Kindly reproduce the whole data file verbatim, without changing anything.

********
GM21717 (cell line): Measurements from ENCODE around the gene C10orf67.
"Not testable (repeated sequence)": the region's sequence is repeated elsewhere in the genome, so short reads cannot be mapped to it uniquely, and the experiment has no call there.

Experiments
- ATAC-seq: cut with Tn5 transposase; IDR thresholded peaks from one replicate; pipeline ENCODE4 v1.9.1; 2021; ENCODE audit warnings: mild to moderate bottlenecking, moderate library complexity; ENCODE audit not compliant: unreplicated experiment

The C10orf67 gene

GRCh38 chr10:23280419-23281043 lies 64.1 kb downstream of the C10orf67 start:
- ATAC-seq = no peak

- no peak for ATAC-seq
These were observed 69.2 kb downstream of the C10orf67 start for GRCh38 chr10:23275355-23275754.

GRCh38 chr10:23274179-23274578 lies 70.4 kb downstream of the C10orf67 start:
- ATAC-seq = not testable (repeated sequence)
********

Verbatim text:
GM21717 (cell line): Measurements from ENCODE around the gene C10orf67.
"Not testable (repeated sequence)": the region's sequence is repeated elsewhere in the genome, so short reads cannot be mapped to it uniquely, and the experiment has no call there.

Experiments
- ATAC-seq: cut with Tn5 transposase; IDR thresholded peaks from one replicate; pipeline ENCODE4 v1.9.1; 2021; ENCODE audit warnings: mild to moderate bottlenecking, moderate library complexity; ENCODE audit not compliant: unreplicated experiment

The C10orf67 gene

GRCh38 chr10:23280419-23281043 lies 64.1 kb downstream of the C10orf67 start:
- ATAC-seq = no peak

- no peak for ATAC-seq
These were observed 69.2 kb downstream of the C10orf67 start for GRCh38 chr10:23275355-23275754.

GRCh38 chr10:23274179-23274578 lies 70.4 kb downstream of the C10orf67 start:
- ATAC-seq = not testable (repeated sequence)